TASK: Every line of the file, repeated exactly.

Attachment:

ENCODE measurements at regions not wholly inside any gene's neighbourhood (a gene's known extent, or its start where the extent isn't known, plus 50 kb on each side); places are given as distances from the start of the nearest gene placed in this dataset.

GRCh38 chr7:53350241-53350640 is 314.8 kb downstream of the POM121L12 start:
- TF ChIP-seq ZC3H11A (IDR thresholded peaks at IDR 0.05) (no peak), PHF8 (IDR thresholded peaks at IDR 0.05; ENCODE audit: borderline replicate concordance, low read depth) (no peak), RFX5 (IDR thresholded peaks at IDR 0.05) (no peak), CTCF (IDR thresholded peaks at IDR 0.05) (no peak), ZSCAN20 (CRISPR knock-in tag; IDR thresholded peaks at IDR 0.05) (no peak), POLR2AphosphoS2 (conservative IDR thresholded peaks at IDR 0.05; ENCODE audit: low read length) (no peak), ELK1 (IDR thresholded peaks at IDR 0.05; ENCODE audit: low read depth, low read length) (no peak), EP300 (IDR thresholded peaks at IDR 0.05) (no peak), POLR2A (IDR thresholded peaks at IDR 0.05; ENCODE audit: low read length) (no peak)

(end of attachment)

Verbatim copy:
ENCODE measurements at regions not wholly inside any gene's neighbourhood (a gene's known extent, or its start where the extent isn't known, plus 50 kb on each side); places are given as distances from the start of the nearest gene placed in this dataset.

GRCh38 chr7:53350241-53350640 is 314.8 kb downstream of the POM121L12 start:
- TF ChIP-seq ZC3H11A (IDR thresholded peaks at IDR 0.05) (no peak), PHF8 (IDR thresholded peaks at IDR 0.05; ENCODE audit: borderline replicate concordance, low read depth) (no peak), RFX5 (IDR thresholded peaks at IDR 0.05) (no peak), CTCF (IDR thresholded peaks at IDR 0.05) (no peak), ZSCAN20 (CRISPR knock-in tag; IDR thresholded peaks at IDR 0.05) (no peak), POLR2AphosphoS2 (conservative IDR thresholded peaks at IDR 0.05; ENCODE audit: low read length) (no peak), ELK1 (IDR thresholded peaks at IDR 0.05; ENCODE audit: low read depth, low read length) (no peak), EP300 (IDR thresholded peaks at IDR 0.05) (no peak), POLR2A (IDR thresholded peaks at IDR 0.05; ENCODE audit: low read length) (no peak)